©Marvel Studios 2019

Composer Alan Silvestri on Going Big in Avengers: Endgame

There’s hardly a movie-goer alive who hasn’t heard at least something of Alan Silvestri’s body of work. The composer started making music in Hollywood in the early 1970s, he’s scored all 17 of Robert Zemicki’s films—including the Back to the Future trilogy—and in 2011, he entered the Marvel Cinematic Universe, with Captain America: The First Avenger. The following year, he scored The Avengers, and strains of that theme music can be heard in his newer work in the back-to-back epics capping off this superhero saga, Infinity War and Endgame.

To get inspired for the three-hour Endgame epic, Silvestri spent time on set before creating a new set of anthems to aurally define the story’s most pivotal moments, while bringing a myriad of characters together under one often thunderous musical umbrella. With every superhero from the MCU going up against Thanos, a Brobdingnagian villain hellbent on preventing the return of half of life in the universe that he wiped out Infinity War, this was no small task. Whether grand and poignant (“Portals”), foreboding (“Becoming Whole Again”), or surprisingly jazzy (“The How Works”), Silvestri’s score epitomizes the sound of the modern-day superhero epic.

He spoke with us about gleaning energy from the on-set experience, what directors Joe and Anthony Russo were going for from the beginning, and how he approached the movie’s most climactic scenes, whether on a renewed battlefield or in the quantum realm.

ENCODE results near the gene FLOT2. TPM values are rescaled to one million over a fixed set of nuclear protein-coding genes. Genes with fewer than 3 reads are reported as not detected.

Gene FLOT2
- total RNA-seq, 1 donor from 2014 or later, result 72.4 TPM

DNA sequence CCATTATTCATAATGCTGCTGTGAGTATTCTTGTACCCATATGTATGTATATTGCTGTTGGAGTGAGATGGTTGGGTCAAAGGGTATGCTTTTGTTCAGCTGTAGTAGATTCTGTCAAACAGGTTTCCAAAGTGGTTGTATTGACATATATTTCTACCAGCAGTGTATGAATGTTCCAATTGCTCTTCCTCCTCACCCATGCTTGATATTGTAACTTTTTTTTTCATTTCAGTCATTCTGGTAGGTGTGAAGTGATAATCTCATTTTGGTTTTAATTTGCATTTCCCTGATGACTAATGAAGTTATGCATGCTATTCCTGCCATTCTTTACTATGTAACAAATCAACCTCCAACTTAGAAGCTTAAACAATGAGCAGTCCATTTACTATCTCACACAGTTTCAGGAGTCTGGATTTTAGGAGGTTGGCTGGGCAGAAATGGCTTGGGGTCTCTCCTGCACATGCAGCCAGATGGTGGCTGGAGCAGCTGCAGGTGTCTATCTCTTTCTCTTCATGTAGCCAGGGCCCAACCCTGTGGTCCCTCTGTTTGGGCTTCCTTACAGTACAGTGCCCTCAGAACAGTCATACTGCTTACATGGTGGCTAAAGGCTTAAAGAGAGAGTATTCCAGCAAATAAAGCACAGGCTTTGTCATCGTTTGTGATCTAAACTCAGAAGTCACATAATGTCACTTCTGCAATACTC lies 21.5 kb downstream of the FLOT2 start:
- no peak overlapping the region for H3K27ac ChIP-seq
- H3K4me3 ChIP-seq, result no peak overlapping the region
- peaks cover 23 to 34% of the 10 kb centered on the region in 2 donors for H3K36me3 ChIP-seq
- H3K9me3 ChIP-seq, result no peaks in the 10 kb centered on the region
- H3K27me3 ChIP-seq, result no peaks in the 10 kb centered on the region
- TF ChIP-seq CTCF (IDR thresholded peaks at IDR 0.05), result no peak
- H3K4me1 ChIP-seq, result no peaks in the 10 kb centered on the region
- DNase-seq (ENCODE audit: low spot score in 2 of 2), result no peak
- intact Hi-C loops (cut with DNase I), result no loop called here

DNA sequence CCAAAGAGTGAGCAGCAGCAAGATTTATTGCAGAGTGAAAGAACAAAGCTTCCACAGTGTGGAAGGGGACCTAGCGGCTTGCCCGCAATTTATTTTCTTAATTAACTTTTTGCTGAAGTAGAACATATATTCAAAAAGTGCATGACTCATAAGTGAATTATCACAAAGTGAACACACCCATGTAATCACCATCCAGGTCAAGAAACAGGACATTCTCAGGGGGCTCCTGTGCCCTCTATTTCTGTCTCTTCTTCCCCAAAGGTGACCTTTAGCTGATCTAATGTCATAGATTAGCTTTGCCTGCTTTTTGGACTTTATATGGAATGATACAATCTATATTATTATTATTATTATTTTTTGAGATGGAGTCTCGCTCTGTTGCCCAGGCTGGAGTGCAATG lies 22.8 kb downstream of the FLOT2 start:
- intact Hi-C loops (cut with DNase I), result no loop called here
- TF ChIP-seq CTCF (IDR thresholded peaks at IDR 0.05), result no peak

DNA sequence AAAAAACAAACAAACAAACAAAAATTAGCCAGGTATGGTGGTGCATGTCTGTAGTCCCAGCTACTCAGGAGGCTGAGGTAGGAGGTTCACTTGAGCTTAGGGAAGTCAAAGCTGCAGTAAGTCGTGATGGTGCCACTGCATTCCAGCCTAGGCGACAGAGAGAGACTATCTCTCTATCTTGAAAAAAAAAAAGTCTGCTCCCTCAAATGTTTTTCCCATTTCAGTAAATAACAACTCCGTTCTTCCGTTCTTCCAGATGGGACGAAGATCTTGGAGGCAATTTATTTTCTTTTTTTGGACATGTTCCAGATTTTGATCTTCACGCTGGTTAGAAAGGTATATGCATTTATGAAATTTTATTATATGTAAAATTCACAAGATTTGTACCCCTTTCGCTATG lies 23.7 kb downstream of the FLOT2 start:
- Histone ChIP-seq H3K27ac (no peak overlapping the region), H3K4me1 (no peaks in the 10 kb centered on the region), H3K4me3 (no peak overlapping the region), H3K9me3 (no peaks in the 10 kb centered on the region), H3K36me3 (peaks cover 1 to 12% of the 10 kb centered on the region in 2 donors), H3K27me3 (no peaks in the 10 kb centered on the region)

Going into Infinity War and Endgame, what were the Russos looking for in terms of music?

When I started with Joe and Anthony on Infinity War, it was the first time we had met. It was just amazing how clear their vision was of what the score needed to be. They knew they wanted something thematically driven. They knew they wanted something orchestral. And they knew right from the very beginning that when called for, they were looking for epic proportions, and certainly they achieve that visually in their films. So, they were using words like operatic and epic, right from the beginning. And it was very helpful that they were so clear about the tonal direction of the score.

Can you describe how the on-set experience inspires you?

It’s wonderful to be invited and to have a chance to be in the energy field of the making of the film. It’s a wonderful chance for a composer and a director, or in this case, directors, to kind of energize each other. They’re in the heat of battle at that point, and I’m a visitor, but there’s a chance for them to show me what they’re doing, show me some film, show me sets, be there for some of the shooting, and really get a bit of the flavor of that movie-making process that they’re in the middle of. It’s very energizing and inspiring for a composer to be around that process that directly.

What kind of audience experience were you hoping to elicit, when they heard the different theme songs throughout Endgame?